But when the tabloids put the blame on Meghan instead, Meghan said the royal family didn't correct the record, something Meghan called a "turning point" in her relationship with the royals.

They got married early

Meghan told Winfrey that she and Harry actually married three days before the televised ceremony watched by millions. The Archbishop of Canterbury performed that ceremony in their backyard, she said.

"No one knows that," she told Winfrey. "We called the Archbishop and we said 'Look, this thing, this spectacle is for the world, but we want our union between us.'"

She also surprised many by saying that she didn't do any online research on Harry when they began dating, and that she didn't grow up following the royal family or knowing much about them.

Second-day revelations

Winfrey joined her BFF, Gayle King, plus Anthony Mason and Tony Dokoupil, on CBS This Morning on Monday to discuss the interview, and shared some clips that didn't make it in to Sunday's special.

Winfrey said she had more than three hours of interview footage that she had to cut down to less than two hours (including commercials). She said she hadn't really talked to Meghan and Harry about the reaction to the show, except that Meghan had texted her while the show was airing on the East Coast to feel her out about how things were going, since the duchess was only able to watch on West Coast time.

She said neither Harry nor Meghan revealed, even to her, who the royal family member was that discussed baby Archie's skin tone with Harry before the baby was born.

In the unseen footage, Markle discusses troubles with her father, Thomas, and half-sister, Samantha. Although Samantha Markle recently came out with a tell-all book about Meghan, the duchess says she hasn't seen her half-sister in nearly 20 years, and that the two did not grow up together.

Even before the interview finished airing, British tabloids were splashing the details all over their websites. The Daily Mail had about a dozen stories live before the interview had started to air on the US West Coast.

How can I rewatch the interview?

Missed it and want to know what all the fuss is about? You can rewatch the whole interview on cbs.com or by downloading the CBS app (download here for iOS, here for Android). Just click on Oprah With Meghan and Harry to see the entire special.

Prefer regular broadcast TV? CBS is also re-airing it Friday night, March 12, from 8-10 p.m. PT/ET. 

Why is this interview such a big deal?

Markle has made an insane number of headlines for pretty much everything she does, from an apparent feud with her father Thomas (who didn't attend the wedding), to her biracial background and American citizenship, to her writing positive messages on bananas for sex workers. Her latest controversy involves reports that she bullied royal staffers. She's "saddened by this latest attack on her character," the BBC reports.

You may have heard that Meghan and Harry moved first to Canada, then to California in 2020. In February 2021, after a year trial, Buckingham Palace announced the couple would not return as working members of the royal family, though they would remain "much loved." 

Meghan and Harry now live in the Santa Barbara, California, area now, as does Winfrey, so this pairing of famous names was as natural as tea and crumpets, or burgers and fries, if you prefer. Winfrey has been a friend of the couple for some time, even attending their wedding. While not normal for royal family members to seek out this kind of public interview, Meghan and Harry have been making their own way for some time.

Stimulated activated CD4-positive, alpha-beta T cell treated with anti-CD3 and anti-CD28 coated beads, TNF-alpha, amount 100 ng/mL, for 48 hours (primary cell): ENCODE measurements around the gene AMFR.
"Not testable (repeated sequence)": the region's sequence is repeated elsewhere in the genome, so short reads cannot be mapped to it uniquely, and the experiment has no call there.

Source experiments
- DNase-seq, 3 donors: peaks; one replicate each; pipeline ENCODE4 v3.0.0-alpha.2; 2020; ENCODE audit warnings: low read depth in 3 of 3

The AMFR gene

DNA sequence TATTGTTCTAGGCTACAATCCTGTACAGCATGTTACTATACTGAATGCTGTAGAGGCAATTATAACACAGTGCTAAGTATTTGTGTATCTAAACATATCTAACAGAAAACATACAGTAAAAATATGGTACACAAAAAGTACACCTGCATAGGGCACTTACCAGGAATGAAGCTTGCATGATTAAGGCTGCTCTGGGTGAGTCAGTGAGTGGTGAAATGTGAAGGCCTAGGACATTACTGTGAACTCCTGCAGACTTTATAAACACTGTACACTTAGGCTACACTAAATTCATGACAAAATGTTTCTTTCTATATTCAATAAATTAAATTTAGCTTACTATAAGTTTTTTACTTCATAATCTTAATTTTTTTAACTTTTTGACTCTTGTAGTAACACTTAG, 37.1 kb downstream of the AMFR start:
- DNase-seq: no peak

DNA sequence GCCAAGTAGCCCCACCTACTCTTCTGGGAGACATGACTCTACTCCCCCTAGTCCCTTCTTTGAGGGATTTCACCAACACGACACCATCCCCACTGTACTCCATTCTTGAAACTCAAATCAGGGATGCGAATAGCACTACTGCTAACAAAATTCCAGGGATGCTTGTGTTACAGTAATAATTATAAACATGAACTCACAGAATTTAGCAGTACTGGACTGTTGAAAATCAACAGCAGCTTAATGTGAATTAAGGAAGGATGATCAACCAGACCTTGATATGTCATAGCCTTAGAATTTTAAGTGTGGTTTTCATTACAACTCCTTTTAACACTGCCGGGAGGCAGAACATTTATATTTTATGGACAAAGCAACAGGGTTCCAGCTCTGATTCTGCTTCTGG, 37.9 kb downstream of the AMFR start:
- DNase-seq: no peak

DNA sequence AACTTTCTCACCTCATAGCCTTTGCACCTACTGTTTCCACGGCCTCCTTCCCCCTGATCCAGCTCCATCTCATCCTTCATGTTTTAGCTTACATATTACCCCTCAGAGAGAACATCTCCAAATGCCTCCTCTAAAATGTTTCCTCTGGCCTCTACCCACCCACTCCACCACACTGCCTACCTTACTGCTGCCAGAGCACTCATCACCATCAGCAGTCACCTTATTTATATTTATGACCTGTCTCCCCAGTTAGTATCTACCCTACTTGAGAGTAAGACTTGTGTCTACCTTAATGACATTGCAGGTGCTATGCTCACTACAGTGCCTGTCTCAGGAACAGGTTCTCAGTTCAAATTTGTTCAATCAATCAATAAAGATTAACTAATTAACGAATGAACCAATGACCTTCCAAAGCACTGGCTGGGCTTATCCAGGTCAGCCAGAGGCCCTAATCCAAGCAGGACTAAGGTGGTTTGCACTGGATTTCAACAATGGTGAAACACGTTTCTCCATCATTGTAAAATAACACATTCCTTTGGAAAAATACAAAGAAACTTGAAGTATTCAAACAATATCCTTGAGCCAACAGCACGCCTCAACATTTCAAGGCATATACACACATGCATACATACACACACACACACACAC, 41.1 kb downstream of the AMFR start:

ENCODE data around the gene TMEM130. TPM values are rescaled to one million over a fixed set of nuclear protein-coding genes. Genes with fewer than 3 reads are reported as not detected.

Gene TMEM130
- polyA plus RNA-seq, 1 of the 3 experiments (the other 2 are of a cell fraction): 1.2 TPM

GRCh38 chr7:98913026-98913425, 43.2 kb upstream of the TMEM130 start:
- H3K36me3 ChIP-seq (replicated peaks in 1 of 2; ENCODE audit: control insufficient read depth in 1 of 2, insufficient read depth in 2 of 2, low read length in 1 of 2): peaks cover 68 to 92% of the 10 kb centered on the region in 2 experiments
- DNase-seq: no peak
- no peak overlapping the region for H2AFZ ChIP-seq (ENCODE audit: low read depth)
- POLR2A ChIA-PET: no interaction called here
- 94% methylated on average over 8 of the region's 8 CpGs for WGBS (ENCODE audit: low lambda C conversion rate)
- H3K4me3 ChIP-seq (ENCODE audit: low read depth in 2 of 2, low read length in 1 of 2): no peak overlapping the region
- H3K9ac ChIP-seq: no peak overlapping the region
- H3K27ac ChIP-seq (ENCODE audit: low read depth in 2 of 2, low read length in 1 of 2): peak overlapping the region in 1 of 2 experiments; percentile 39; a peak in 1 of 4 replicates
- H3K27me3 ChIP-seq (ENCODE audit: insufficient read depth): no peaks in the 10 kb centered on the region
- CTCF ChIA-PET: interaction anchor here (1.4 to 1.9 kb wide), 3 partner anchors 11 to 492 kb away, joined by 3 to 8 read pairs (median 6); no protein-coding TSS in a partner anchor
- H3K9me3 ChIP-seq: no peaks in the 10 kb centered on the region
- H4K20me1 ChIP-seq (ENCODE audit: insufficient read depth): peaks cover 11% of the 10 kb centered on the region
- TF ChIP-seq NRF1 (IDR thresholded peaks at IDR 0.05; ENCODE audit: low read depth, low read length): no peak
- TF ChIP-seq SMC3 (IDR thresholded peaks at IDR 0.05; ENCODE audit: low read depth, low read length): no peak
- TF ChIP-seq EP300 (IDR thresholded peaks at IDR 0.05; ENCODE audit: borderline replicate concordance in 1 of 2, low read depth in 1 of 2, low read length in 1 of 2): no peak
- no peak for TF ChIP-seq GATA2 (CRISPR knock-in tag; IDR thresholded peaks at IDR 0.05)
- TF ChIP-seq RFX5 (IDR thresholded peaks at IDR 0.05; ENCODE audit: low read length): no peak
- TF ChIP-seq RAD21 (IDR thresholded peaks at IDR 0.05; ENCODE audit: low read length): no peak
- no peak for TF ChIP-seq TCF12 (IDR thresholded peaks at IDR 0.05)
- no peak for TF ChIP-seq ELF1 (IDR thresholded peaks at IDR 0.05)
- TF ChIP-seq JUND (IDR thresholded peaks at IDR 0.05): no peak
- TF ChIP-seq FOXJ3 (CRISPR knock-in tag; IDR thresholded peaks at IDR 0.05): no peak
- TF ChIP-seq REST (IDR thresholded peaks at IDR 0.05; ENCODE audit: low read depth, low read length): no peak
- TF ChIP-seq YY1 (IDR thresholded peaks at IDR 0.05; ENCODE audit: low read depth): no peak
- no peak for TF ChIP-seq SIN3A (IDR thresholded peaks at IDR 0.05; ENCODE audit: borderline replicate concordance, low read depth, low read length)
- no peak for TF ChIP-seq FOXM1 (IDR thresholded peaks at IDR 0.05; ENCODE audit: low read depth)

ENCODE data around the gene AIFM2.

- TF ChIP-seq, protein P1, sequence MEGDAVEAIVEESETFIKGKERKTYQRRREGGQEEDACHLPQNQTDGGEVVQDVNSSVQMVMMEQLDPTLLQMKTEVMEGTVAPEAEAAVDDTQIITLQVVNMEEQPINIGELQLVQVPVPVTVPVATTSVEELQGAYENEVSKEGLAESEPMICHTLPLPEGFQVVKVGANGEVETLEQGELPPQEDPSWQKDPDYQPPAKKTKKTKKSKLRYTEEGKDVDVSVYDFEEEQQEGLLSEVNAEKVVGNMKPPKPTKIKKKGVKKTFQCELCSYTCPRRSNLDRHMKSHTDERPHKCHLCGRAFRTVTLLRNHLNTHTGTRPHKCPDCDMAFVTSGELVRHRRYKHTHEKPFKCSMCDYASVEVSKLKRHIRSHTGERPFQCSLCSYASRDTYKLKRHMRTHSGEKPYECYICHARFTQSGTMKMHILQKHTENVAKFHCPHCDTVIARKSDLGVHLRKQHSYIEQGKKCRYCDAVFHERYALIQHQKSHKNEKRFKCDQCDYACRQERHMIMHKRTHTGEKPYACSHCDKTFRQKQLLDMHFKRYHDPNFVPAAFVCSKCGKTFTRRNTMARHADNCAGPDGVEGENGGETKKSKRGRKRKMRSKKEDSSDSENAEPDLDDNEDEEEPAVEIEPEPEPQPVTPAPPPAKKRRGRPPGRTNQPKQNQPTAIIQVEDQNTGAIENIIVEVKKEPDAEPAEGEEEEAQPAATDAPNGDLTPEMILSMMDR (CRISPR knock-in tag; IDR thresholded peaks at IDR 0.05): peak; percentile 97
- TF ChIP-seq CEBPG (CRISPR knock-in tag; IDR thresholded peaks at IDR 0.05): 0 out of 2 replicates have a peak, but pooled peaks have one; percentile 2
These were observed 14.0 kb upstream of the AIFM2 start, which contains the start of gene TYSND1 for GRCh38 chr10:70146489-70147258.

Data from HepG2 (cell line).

There is precedent for public airing of royal grievances. Harry's mother, Diana, sat down for a shocking televised interview in 1995, where she openly discussed Prince Charles cheating on her with Camilla Parker-Bowles, his current wife.

Ratings bonanza

To probably no one's surprise, the interview was a ratings hit. The special was watched by 17.1 million viewers, CBS said in a statement. That's the largest primetime audience for any entertainment special since the 2020 Academy Awards.

The interview drove 12 billion -- yes, with a "B" -- potential social media impressions in one night, setting the hashtags #OprahMeghanHarry, #Archie, #Kate, #Charles, #Diana, #William and #Royal all trending. And it pushed the CBS app to the top spot in Apple's App Store.

The royal reaction

It isn't like Queen Elizabeth II to comment on such a breach of royal protocol. But on the Tuesday after the interview, she did in fact issue a statement.

"The whole family is saddened to learn the full extent of how challenging the last few years have been for Harry and Meghan," the brief statement begins. "The issues raised, particularly that of race, are concerning. While some recollections may vary, they are taken very seriously and will be addressed by the family privately. Harry, Meghan and Archie will always be much loved family members."

And on Thursday, Prince William, Harry's brother, lightly touched on the interview while visiting a London school with his wife.

Willian said he had not yet spoken to Harry, but would soon, and when asked flat-out if the royal family was racist, said, "No, we are not a racist family." 

The British tabloid press, never exactly a model of quiet regal decorum, has taken this interview to an even crazier level. According to author Edwin Hayward, "50 -- yes, 50 -- articles attacking Meghan Markle were published on the Express website on Saturday, the day before the interview aired in the US. That's *50* articles in *24* hours." It aired in the UK on Monday.

Other publications published almost as many, Hayward reported.

And one tabloid, the Star, published a do-it-yourself barf bag for those who were so disgusted by the interview they needed to throw up. 

"It's almost impossible to understand why Harry and Meghan would want to leave this very normal country..." tweeted writer Bella Mackie.

Meghan bluntly discusses her suicidal thoughts in the special. If you're struggling with negative thoughts, self-harm or suicidal feelings, here are 13 suicide and crisis intervention hotlines you can use to get help.

You can also call these numbers:

US: The National Suicide Prevention Lifeline can be reached at 1-800-273-8255
UK: The Samaritans can be reached at 116 123. 
AU: Lifeline can be reached at 13 11 14.